WV Gubernatorial Candidates Address Marijuana Reform

Credit: wvva

In a debate televised by WV Public Media on April 18, 2016, Democratic candidates for governor were asked their views on legalizing marijuana.

State Senate Minority Leader Jeff Kessler is in favor of taking steps to decriminalize certain marijuana-related offenses. He also supports legalizing medical marijuana for people with serious medical conditions, such as cancer and MS.

I think we need to decriminalize some of the [. . .] particularly marijuana offenses. There are way too many people that have got a criminal record that can no longer work. — Kessler

Kessler also pointed out the challenge of getting any marijuana reform through the current legislature, citing the difficulty of passing the “brunch bill,” which allows for sale of alcohol before 1 PM on Sunday.

One of Kessler’s opponents, former U.S. Attorney Booth Goodwin, is more cautious in his views on cannabis. Goodwin fears that legalizing marijuana, even for medical use, could add to WV’s already overwhelming drug addiction problems. 

People don’t understand that the marijuana of today has 10 times the THC content of the marijuana of the late ’60s, early ’70s,” Goodwin said, “but here is the problem I have ultimately is, every time we have arrested a druggy, they have said they went through marijuana. –Goodwin

The third candidate, Jim Justice, declined multiple invitations to participate in last night’s debate.


2 thoughts on “WV Gubernatorial Candidates Address Marijuana Reform

  1. Goodwin was a DEA agent? Lol How did he or “we” arrested people?
    BTW no matter the potency, doctors writing too many persecutions is the real problem thatvfaces our state. Now more people are doing herione that started out on a script of lauracet. How out of touch and close minded are canidates being to not think medical Marijuana won’t help our vets and those that become dependent on pills for pain get over real life threatening addiction to pharmaceuticals.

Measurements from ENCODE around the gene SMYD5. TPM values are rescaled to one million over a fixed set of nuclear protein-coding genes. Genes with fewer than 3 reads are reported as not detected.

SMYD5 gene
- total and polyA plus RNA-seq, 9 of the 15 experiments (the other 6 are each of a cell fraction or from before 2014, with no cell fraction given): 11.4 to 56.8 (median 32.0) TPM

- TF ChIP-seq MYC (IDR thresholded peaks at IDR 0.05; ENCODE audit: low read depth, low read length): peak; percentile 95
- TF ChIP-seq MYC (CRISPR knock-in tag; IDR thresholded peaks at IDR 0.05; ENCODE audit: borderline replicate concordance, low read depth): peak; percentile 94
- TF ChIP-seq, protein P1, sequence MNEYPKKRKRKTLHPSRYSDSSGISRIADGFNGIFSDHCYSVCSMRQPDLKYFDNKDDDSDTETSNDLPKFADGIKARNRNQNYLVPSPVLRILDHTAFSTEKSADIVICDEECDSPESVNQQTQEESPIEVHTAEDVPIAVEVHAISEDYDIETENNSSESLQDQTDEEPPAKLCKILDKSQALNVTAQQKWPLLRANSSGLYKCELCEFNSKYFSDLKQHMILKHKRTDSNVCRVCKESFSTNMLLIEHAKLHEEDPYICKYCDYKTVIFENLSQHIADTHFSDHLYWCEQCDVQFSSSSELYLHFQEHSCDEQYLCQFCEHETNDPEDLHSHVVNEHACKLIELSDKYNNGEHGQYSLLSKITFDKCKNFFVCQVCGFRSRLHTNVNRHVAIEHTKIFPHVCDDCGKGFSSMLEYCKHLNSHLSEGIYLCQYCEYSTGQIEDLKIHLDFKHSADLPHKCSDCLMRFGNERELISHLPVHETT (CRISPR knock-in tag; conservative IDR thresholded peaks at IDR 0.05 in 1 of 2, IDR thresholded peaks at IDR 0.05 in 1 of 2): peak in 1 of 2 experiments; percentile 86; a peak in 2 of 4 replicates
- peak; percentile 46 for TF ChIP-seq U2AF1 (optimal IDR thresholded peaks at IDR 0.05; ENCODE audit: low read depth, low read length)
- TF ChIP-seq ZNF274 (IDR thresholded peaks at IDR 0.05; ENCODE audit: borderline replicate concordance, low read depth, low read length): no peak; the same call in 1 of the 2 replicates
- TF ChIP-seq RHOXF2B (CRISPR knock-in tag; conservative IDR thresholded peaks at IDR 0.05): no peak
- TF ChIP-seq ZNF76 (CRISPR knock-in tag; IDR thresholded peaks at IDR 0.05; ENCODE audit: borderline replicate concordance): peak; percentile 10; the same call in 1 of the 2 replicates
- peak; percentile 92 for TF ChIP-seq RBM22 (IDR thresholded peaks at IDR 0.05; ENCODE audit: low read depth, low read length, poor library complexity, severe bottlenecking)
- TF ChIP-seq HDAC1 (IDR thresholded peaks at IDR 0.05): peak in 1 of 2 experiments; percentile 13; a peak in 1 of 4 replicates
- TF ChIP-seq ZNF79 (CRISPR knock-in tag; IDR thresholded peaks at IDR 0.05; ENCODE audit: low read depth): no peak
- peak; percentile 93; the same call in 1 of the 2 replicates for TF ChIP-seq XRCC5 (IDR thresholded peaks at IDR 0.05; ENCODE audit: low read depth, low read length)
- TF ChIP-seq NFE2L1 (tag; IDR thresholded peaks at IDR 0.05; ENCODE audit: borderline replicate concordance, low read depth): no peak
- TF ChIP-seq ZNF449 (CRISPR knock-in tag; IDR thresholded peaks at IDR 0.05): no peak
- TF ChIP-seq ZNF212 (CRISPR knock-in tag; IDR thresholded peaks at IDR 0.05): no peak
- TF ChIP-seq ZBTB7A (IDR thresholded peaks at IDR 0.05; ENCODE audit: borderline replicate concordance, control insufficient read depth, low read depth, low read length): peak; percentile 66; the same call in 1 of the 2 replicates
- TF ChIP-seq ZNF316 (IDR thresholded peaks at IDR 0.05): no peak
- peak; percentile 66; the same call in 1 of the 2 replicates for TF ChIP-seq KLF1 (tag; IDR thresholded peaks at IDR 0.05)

• dandelion9999 says:

      Excellent point. The DEA changes to how opiate painkillers have to be prescribed that went into effect in July 2014 (I think that was the date) really put the opiate addiction situation here into crisis mode. Suddenly, you can’t get into a pain clinic to be seen every month to get your Norco refilled on a paper script because of simple supply/demand. Heroin is a readily available and relatively cheap alternative to oxy/hydrocoodone for those who are addicted. My story is that I have a genetic anomaly that causes my opiate receptors to not work “normally,” so even after almost 7 years of taking hydrocodone every single day, I didn’t have any withdrawal. The unfortunate part is that the hydrocodone also did nothing for my pain. Marijuana is a much more sensible and safe option for all of us, whether we have normal opiate receptors or not. I have reached out two different times to Mr. Goodwin in hopes of having a conversation about how medical marijuana could be a solution to our opiate problem in WV. I hope he takes me up on the offer. I will continue to offer.

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